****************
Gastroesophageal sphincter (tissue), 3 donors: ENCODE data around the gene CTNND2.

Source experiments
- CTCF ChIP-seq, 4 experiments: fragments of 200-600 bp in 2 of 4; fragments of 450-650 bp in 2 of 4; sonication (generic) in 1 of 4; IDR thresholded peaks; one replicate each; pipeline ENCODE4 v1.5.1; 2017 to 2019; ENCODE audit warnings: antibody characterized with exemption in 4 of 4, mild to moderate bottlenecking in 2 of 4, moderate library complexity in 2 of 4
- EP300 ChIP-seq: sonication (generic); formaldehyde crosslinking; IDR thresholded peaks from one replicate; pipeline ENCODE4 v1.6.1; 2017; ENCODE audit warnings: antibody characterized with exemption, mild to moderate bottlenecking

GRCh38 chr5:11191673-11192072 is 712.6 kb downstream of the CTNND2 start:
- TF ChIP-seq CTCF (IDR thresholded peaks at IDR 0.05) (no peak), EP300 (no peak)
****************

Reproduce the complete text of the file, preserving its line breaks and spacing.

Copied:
Gastroesophageal sphincter (tissue), 3 donors: ENCODE data around the gene CTNND2.

Source experiments
- CTCF ChIP-seq, 4 experiments: fragments of 200-600 bp in 2 of 4; fragments of 450-650 bp in 2 of 4; sonication (generic) in 1 of 4; IDR thresholded peaks; one replicate each; pipeline ENCODE4 v1.5.1; 2017 to 2019; ENCODE audit warnings: antibody characterized with exemption in 4 of 4, mild to moderate bottlenecking in 2 of 4, moderate library complexity in 2 of 4
- EP300 ChIP-seq: sonication (generic); formaldehyde crosslinking; IDR thresholded peaks from one replicate; pipeline ENCODE4 v1.6.1; 2017; ENCODE audit warnings: antibody characterized with exemption, mild to moderate bottlenecking

GRCh38 chr5:11191673-11192072 is 712.6 kb downstream of the CTNND2 start:
- TF ChIP-seq CTCF (IDR thresholded peaks at IDR 0.05) (no peak), EP300 (no peak)